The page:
Denmark and UK had lower survival than countries
with similar TNEH. Finland had better survival than
expected from its moderate health expenditure. Spain,
Italy, and Portugal also had better survival than countries
with comparable TNEH, but they were only partially
covered by cancer registration and, therefore, survival
in these covered areas might not represent that of the
whole country. In Italy, for example, cancer registries
were mainly present in the wealthier northern part of
the country.
15
Non-adjusted relative survival for all cancers
combined for men and women together ranged from
57% on average in Nordic countries (excluding Denmark)
to 48% in Denmark and UK and about 45% in eastern
Europe. From these country-specifi c relative survival, we
estimated that out of about 1·5 million patients who died
within 5 years of follow-up, 1·3 million died from cancer.
If all countries had had the same survival as Nordic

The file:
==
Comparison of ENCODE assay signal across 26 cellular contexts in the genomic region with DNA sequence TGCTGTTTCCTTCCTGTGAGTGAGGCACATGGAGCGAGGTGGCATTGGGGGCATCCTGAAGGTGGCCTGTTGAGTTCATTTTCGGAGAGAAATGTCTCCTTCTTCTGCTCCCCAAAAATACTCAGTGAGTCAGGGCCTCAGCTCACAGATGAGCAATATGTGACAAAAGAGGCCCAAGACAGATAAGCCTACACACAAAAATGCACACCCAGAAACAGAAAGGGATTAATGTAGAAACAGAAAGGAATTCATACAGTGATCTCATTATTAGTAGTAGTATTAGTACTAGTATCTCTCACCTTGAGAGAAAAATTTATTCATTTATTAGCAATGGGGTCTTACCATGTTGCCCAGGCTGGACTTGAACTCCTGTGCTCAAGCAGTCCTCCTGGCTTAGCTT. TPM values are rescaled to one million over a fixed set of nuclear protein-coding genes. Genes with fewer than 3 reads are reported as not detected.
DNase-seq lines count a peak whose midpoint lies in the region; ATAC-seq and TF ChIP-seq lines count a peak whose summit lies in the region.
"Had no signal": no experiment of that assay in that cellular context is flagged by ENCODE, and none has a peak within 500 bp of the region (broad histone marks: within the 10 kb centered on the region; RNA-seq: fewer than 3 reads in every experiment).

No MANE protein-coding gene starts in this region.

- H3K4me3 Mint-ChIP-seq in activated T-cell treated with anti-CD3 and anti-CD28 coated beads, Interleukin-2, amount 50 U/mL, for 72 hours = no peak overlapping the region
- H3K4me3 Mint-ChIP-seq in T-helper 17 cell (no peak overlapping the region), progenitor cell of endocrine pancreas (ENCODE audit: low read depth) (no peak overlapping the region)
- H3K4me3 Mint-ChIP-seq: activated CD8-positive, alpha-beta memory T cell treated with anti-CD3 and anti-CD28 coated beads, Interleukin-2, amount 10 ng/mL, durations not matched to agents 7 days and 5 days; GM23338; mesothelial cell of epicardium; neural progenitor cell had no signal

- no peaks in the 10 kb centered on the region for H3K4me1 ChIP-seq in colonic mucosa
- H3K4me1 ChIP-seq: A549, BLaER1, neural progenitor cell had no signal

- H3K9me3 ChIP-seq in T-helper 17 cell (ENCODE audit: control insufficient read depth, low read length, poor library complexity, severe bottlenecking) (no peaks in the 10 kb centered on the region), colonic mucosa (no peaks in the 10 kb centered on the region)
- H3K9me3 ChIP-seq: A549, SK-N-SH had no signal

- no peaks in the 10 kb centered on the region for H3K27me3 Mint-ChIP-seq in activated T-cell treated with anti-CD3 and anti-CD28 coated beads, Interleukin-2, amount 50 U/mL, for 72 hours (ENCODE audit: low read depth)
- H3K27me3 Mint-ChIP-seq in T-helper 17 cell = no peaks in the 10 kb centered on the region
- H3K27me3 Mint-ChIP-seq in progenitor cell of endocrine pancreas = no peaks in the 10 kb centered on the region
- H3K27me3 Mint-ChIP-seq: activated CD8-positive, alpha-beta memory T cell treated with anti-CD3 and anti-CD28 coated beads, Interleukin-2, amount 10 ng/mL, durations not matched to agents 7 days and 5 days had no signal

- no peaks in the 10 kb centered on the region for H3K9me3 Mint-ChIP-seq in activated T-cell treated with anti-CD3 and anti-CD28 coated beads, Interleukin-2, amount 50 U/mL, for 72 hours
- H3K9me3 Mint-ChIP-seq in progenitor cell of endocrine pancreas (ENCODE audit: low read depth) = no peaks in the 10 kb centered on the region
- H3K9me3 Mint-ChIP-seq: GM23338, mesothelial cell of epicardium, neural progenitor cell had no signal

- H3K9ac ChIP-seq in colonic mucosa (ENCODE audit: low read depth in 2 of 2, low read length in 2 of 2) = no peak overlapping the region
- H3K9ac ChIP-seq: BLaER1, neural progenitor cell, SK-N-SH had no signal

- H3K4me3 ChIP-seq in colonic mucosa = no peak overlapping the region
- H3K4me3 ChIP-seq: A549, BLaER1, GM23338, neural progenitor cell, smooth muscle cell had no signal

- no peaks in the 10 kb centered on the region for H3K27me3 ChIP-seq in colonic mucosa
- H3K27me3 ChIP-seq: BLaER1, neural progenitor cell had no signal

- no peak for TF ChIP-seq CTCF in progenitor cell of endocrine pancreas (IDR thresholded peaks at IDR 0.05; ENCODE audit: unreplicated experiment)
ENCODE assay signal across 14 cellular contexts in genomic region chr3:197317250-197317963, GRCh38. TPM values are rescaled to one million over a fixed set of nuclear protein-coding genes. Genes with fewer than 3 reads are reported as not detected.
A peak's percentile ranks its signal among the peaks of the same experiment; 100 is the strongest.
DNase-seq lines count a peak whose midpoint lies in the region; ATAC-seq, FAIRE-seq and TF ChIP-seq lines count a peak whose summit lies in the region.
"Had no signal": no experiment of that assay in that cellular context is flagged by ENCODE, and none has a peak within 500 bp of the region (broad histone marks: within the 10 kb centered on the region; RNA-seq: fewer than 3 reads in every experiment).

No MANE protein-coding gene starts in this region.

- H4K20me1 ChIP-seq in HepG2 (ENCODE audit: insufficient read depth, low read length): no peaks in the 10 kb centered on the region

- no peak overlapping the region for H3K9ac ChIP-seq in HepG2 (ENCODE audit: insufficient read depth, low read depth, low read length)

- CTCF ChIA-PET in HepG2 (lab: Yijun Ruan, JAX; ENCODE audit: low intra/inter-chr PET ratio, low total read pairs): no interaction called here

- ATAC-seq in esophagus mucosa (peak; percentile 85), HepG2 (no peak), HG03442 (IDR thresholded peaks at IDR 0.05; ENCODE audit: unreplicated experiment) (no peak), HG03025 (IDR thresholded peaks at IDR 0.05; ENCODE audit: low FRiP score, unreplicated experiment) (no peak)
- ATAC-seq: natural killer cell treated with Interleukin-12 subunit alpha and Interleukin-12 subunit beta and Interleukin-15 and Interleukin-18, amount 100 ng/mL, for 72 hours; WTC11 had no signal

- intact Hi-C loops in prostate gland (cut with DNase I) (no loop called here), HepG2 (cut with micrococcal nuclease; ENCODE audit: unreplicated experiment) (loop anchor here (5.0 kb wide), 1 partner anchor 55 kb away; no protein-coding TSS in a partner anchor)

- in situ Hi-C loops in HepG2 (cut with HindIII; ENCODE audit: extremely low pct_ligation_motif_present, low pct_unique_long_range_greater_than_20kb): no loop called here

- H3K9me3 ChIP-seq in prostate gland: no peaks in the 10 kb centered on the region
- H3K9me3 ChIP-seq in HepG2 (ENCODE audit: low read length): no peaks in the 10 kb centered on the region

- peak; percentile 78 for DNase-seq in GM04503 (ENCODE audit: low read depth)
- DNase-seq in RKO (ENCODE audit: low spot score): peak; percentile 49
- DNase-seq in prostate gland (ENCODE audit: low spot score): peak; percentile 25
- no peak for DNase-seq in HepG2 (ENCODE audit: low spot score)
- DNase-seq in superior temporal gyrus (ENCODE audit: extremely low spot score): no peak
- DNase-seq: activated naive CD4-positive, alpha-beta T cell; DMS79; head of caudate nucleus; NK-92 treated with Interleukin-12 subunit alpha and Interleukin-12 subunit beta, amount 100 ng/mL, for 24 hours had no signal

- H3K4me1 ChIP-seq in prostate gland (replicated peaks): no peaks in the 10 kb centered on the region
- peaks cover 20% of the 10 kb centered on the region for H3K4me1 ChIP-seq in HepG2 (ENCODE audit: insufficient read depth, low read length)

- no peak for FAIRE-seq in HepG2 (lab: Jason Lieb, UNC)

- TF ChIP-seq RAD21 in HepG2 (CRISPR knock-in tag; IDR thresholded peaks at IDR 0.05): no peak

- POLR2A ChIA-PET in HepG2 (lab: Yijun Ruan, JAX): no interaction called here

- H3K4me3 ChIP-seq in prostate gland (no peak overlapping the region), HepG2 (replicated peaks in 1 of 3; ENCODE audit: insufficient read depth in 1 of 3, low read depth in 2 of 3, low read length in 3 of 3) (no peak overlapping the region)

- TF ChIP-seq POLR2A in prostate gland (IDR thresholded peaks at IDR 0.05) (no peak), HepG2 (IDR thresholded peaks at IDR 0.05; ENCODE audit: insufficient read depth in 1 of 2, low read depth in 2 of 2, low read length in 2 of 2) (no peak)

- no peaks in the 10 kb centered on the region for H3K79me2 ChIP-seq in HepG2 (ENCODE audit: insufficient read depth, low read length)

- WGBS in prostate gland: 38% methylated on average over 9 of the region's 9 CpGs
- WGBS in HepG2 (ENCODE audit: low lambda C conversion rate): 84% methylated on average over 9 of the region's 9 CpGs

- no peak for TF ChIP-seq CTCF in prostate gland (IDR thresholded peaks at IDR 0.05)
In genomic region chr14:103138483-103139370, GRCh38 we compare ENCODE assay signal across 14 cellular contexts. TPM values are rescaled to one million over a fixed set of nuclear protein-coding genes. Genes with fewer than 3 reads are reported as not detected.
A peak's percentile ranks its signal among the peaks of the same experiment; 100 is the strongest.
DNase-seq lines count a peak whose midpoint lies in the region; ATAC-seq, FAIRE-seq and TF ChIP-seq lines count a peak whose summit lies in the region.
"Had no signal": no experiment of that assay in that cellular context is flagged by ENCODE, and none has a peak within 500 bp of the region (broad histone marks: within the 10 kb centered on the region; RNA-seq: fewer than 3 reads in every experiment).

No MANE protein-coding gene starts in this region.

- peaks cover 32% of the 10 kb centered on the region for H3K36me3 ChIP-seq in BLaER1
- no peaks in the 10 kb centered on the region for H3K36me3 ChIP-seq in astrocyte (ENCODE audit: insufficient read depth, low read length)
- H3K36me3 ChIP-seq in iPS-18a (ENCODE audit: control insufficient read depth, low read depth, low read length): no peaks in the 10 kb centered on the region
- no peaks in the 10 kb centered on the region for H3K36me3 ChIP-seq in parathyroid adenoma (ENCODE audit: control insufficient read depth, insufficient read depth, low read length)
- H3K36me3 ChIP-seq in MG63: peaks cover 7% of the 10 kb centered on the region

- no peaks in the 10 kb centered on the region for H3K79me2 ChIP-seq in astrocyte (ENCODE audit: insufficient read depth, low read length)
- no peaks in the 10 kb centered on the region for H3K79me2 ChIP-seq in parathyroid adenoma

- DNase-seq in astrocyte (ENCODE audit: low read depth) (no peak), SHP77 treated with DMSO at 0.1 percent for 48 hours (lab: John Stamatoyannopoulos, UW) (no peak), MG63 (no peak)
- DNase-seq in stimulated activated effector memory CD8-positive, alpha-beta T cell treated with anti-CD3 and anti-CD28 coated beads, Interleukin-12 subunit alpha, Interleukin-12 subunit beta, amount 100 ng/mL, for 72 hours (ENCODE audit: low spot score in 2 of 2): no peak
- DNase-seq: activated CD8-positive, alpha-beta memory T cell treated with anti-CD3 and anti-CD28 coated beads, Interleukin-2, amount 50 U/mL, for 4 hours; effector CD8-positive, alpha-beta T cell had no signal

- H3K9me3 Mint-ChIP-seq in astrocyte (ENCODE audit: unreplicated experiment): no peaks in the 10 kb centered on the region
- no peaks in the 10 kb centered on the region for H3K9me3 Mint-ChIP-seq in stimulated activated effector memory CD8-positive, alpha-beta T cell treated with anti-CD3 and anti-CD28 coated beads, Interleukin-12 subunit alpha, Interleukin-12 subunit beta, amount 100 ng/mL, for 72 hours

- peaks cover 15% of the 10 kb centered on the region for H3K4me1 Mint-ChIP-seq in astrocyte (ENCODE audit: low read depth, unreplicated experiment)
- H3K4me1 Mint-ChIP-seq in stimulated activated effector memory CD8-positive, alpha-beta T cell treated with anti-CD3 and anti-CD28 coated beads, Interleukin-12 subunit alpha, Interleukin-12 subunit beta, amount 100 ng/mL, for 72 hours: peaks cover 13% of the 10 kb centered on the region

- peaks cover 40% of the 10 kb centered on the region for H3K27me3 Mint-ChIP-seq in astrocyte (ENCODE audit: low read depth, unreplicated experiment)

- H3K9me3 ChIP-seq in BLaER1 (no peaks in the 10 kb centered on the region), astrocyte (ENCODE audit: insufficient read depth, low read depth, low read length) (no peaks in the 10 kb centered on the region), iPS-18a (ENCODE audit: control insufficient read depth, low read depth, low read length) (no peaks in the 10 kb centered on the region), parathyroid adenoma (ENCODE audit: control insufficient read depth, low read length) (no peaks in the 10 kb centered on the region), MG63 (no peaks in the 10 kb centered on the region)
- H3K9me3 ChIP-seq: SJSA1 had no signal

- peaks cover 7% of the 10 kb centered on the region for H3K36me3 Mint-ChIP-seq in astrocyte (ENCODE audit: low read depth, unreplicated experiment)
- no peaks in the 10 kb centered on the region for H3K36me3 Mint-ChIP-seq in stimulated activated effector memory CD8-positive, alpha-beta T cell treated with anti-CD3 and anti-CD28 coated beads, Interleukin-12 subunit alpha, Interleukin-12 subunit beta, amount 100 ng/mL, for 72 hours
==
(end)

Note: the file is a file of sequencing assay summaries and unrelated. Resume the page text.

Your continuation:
countries (57%), we estimated that 150 000 fewer cancer
deaths would have occurred (12% less).
Figure 5 and tables 2 and 3 show the ranges of age-
adjusted 5-year relative survival for the eight cancer sites
in 1990–94 compared with those in 1995–99. For most
cancers, survival increased and between-country
survival diff erences narrowed. Survival diff er ences
narrowed notably for Hodgkin’s disease, and cancers of
Switzerland
Germany
Norway
France
Iceland
Denmark
Belgium
Netherlands
Sweden
Austria
Italy
UK*
Finland
Ireland
Spain
Malta
Portugal
Czech Republic
Slovenia
Poland
European mean
Men Women
0 20 40 60 0 20 40 60
Survival (%)
>US$3000
US$2000–2999
US$1000–1999
<US$999
80
60
40
20
0
100
5-year adjusted relative survival (%)
Melanoma
Colorectum
Lung
Ovary
Breast
Prostate
Testis
Hodgkin’s disease
Cancer site
Eurocare-4 (1995–99)
Eurocare-3 (1990–94)
Figure 4: 5-year relative survival adjusted for age-mix and case-mix by country for all cancers combined, with
area-weighted mean European survival
Horizontal bars indicate 95% CI. Countries are ordered by total national expenditure and colour-coded by TNEH.
TNEH expressed as per capita purchasing power parity. *Weighted mean of age-adjusted 5-year relative survival in
the four UK regions.
Figure 5: Changes in 5-year age-adjusted relative survival from EUROCARE-3 (1990–94) to EUROCARE-4
(1995–99)
Each point (rhombus or square) represents a country. Analysis for cancer of the testis was done on patients